"There are so many Russians, and our country so small, where will we find room to bury them all?" - anonymous Finnish soldier

  • #2
    Yep, that about sums it up. I'm not a very good pistol shooter. I like to plink though.
    John 3:16
    "For God so loved the world that he gave his one and only Son, that whoever believes in him shall not perish but have eternal life.

    Romans 12:1-2
    Therefore, I urge you, brothers, in view of God's mercy, to offer your bodies as living sacrifices, holy and pleasing to God--this is your spiritual act of worship. [2] Do not conform any longer to the pattern of this world, but be transformed by the renewing of your mind. Then you will be able to test and approve what God's will is--his good, pleasing and perfect will.

    If you find your self in a fair fight, your tactics suck!- Marine 1st Sergeant Jim Ryfinger


    • #3
      Used to do a drill with my son and daughter when they were starting to shoot where I would leave empty chambers in a Ruger.22 six shooter and they would hit an empty and you could see the gun jerk. Got em to the point where it didn't matter if the gun went off or not they didn't jerk it. It was a pretty good little drill , Marine who owned a range where we used to shoot showed it to me.
      " May God have mercy upon my enemies, because I won't" General George S.Patton

      " Peace is that brief glorious moment in history when everybody stands around reloading"

      " The will to survive is not as important as the will to prevail...the answer to criminal aggression is retaliation" Lt. Col. Jeff Cooper


      • #4
        I do what ss58 does except with snap caps. I randomly load a few snap caps into the mag. It will show any defects the moment you get a snap cap. I use it for instructing others as well a for myself if I haven't shot in a while. Avoids bad habits creeping in.
        "Don't die wondering"


        • #5
          John Farnam and Massad Ayoob both use snap caps. After a while, you ignore the silence, and automatically clear the misfire, without thinking about it. It seems to clarify getting the target without jerking.

          I made some dummy rounds from resized brass and cheap bullets. Great for more advanced students.



          • #6
            Dry fire, lots of dry fire

            Works for me
            "Speed is fine. Accuracy is final." - Larry Vickers

            LGOP: a small group of ?pissed-off American paratroopers? who are well trained, armed to the teeth, and lack serious supervision. They collectively remember the commander's intent as, "March to the sound of guns, and kill anyone who isn't dressed like you ..."


            • #7
              Great post Shep, It helped me


              • #8
                Marksman bb pistol, couple hundred rounds, and most do well once we get to the range. added advantage, they are able to see the results. of course there is no recoil to speak of, yet they hardly notice when we live fire.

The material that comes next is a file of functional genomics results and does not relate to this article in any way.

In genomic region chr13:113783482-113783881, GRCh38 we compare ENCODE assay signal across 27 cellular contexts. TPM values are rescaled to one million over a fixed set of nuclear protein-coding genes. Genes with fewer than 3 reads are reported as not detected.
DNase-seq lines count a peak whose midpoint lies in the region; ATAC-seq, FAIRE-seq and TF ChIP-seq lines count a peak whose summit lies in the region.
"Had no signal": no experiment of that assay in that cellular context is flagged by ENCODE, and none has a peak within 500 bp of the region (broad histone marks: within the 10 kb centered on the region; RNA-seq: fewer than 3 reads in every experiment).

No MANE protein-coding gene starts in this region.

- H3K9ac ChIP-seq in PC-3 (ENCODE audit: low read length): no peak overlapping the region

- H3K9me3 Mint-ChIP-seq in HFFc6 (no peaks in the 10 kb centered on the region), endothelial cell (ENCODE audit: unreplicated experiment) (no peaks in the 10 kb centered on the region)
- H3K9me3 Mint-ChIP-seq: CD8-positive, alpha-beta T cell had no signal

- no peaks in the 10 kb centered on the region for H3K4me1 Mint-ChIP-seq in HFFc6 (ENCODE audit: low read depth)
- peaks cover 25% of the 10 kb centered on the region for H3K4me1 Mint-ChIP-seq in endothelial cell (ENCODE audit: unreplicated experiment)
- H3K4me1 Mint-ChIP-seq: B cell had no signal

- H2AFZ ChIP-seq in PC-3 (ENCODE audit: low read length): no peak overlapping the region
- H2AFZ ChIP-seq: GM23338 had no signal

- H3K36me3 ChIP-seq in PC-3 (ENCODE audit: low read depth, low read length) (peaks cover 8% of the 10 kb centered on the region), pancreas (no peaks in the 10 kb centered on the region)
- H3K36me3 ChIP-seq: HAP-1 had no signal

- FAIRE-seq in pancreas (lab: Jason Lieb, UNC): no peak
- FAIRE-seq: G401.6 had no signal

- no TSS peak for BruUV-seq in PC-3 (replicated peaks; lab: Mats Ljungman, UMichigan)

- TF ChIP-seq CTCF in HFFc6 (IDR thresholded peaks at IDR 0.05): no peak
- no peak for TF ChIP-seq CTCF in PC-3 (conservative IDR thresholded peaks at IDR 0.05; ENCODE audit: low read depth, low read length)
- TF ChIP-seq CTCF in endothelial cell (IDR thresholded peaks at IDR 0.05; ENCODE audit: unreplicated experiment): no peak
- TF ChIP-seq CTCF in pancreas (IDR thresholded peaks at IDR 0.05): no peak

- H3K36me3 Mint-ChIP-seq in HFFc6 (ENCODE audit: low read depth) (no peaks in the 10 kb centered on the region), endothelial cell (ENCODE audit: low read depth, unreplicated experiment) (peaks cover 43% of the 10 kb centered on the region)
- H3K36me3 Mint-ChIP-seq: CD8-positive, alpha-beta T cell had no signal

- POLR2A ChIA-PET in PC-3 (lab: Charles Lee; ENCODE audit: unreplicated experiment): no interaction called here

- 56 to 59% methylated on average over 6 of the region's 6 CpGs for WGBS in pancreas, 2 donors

• #9
                  Thanks for the post. Louis Awerbuck's article on the Nov. edition of SWAT Magazine is pretty much on the same subject: don't try to achieve absolute perfection.
                  "Our country! In her intercourse with foreign nations may she always be in the right; but our country, right or wrong." - Stephen Decatur, Jr.


                  • #10
                    AMEN to the #1 problem. It's my biggest problem too...although a close second for me is "flipping" the trigger. More on that in a sec...

                    I think you are absolutely right. The big cause of that is trying to "ambush" the target when the front sight gets into that "perfect" spot. Due to natural body motions, the front sight is actually hovering around inside the rear sight notch in an Infinity-shaped pattern. In reality, if you simply squeeze while letting that motion run it's natural course, you're still going to hit the bullseye (that is, if you have proper sight picture and sight alignment). The other two causes are too much trigger finger on the trigger itself (the trigger should go across the middle of the finger pad), and "anticipation" of recoil which causes people to overcompensate their pull.

                    As for "flipping," on a right-handed shooter it will show up between 9 and 12 o'clock position. This is when you are quickly resetting the trigger just after the hammer falls. Some people's finger actually comes off of the trigger. I'm notorious for it, and I didn't start having that problem until I did a lot of revolver shooting in IDPA...and was concentrating more on the long trigger reset than the trigger pull itself. When shooting an auto, it's obvious on my targets. Not really an issue when I'm shooting the revolver, though.

           be able to shoot more often. It sure would help.
                    Americans sleep well in their beds, because rough men stand ready in the night to visit violence on those who would harm them.